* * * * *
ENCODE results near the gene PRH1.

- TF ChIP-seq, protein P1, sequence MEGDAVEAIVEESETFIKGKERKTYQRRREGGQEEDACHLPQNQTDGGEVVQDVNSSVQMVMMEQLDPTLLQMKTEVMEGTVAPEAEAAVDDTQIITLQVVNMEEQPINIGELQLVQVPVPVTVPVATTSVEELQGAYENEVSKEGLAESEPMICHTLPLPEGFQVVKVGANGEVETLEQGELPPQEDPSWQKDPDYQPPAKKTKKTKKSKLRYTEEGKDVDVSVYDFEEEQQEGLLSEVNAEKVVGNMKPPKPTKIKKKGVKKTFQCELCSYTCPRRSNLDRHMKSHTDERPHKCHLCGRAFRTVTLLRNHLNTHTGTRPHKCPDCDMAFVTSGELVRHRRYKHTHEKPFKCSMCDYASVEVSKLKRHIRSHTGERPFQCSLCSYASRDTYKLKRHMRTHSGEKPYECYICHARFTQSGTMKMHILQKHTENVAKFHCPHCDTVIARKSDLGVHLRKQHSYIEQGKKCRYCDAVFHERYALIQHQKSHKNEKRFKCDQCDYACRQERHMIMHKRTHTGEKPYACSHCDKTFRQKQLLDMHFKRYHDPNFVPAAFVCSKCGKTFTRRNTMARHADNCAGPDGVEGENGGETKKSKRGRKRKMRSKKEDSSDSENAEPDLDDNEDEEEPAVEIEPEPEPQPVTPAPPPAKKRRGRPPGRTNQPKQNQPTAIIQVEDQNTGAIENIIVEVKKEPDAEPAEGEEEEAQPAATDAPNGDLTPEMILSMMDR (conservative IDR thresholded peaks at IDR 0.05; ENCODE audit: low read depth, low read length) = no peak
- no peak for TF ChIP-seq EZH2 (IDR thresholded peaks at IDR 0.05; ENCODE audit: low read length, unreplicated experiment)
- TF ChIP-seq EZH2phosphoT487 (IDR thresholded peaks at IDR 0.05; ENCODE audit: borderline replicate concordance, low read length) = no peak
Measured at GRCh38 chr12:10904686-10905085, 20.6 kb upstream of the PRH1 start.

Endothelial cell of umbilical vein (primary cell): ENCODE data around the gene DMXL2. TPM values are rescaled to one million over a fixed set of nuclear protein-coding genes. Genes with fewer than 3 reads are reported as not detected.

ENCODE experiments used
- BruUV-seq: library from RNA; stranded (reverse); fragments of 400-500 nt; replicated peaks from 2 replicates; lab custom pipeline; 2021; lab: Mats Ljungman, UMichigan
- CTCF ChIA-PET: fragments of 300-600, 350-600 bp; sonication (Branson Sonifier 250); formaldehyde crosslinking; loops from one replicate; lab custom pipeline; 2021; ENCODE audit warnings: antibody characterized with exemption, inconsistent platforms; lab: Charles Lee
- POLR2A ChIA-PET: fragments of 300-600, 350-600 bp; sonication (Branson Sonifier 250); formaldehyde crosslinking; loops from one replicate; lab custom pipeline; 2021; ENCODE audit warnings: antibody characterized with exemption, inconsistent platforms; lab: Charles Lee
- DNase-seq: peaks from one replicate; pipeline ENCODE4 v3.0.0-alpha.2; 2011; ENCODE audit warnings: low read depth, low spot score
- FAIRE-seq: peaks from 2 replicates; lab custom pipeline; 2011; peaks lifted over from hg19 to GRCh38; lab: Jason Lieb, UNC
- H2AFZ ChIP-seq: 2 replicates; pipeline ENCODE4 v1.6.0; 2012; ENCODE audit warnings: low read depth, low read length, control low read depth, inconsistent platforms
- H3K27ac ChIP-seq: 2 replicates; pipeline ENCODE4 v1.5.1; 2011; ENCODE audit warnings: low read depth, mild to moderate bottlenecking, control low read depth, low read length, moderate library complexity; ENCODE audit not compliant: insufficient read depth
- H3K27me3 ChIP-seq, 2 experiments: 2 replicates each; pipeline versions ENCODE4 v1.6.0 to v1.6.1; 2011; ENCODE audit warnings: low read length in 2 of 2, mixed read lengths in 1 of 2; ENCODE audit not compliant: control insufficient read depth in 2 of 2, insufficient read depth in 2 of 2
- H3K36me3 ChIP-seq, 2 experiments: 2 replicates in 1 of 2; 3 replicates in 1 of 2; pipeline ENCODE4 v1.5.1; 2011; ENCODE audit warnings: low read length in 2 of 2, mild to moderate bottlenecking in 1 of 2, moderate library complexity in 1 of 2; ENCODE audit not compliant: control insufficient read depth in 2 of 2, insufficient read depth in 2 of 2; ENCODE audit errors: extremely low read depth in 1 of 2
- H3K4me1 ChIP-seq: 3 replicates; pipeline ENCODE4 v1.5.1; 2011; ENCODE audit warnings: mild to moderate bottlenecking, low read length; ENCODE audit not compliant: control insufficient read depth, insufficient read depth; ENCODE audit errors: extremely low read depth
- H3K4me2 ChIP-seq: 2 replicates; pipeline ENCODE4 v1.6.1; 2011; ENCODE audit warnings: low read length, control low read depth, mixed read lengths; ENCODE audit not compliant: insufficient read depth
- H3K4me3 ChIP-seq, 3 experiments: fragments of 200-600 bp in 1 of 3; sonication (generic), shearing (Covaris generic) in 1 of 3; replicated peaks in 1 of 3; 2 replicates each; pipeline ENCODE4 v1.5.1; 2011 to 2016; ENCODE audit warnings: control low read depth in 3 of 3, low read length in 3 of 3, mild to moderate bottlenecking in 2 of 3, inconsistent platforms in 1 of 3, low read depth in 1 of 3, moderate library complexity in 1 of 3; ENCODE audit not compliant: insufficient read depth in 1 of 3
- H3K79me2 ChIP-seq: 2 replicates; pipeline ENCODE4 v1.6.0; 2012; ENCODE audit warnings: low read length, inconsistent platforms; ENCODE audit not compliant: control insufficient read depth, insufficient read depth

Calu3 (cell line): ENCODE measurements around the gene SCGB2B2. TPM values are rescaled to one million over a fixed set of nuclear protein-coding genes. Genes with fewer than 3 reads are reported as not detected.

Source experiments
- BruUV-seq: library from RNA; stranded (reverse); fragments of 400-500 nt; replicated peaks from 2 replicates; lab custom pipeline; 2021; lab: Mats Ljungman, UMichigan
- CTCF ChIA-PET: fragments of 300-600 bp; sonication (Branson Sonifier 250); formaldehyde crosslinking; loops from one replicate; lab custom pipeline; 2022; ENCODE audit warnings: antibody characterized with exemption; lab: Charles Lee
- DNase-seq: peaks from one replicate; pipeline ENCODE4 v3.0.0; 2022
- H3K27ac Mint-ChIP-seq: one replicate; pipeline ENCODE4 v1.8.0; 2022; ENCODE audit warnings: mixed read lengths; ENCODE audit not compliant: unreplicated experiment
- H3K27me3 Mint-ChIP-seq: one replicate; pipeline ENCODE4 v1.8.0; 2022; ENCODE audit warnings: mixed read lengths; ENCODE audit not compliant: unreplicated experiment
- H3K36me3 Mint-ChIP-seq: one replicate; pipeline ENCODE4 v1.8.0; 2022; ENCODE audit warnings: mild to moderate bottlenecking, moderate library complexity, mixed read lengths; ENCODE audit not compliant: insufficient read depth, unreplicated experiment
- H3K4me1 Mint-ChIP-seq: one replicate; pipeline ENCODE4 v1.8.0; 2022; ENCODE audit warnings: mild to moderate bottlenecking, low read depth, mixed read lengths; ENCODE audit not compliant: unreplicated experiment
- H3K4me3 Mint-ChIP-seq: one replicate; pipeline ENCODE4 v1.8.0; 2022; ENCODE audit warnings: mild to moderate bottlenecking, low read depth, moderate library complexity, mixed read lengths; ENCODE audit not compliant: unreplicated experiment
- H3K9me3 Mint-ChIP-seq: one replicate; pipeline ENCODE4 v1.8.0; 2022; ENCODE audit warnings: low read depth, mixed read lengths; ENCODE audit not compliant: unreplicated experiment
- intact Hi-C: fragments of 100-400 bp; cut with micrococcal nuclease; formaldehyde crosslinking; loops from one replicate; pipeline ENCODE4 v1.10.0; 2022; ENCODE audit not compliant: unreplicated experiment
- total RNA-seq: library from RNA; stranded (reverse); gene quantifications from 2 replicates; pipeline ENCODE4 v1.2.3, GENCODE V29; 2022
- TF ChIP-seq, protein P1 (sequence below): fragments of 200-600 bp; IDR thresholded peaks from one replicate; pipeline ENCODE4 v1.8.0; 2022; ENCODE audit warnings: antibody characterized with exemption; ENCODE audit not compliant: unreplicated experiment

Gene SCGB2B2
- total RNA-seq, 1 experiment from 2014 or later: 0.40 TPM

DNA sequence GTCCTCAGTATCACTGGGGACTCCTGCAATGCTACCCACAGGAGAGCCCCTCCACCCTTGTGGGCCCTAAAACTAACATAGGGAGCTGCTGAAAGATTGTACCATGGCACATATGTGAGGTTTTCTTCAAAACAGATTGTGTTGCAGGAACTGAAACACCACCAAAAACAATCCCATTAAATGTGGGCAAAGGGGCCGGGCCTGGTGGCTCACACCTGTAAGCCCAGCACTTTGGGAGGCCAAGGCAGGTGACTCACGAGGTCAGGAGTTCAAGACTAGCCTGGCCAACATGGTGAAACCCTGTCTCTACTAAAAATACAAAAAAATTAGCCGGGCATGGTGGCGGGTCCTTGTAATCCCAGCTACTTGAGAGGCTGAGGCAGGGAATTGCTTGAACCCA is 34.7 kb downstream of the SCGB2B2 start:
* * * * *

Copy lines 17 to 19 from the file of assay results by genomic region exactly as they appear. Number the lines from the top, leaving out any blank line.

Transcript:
- H3K4me1 ChIP-seq: 3 replicates; pipeline ENCODE4 v1.5.1; 2011; ENCODE audit warnings: mild to moderate bottlenecking, low read length; ENCODE audit not compliant: control insufficient read depth, insufficient read depth; ENCODE audit errors: extremely low read depth
- H3K4me2 ChIP-seq: 2 replicates; pipeline ENCODE4 v1.6.1; 2011; ENCODE audit warnings: low read length, control low read depth, mixed read lengths; ENCODE audit not compliant: insufficient read depth
- H3K4me3 ChIP-seq, 3 experiments: fragments of 200-600 bp in 1 of 3; sonication (generic), shearing (Covaris generic) in 1 of 3; replicated peaks in 1 of 3; 2 replicates each; pipeline ENCODE4 v1.5.1; 2011 to 2016; ENCODE audit warnings: control low read depth in 3 of 3, low read length in 3 of 3, mild to moderate bottlenecking in 2 of 3, inconsistent platforms in 1 of 3, low read depth in 1 of 3, moderate library complexity in 1 of 3; ENCODE audit not compliant: insufficient read depth in 1 of 3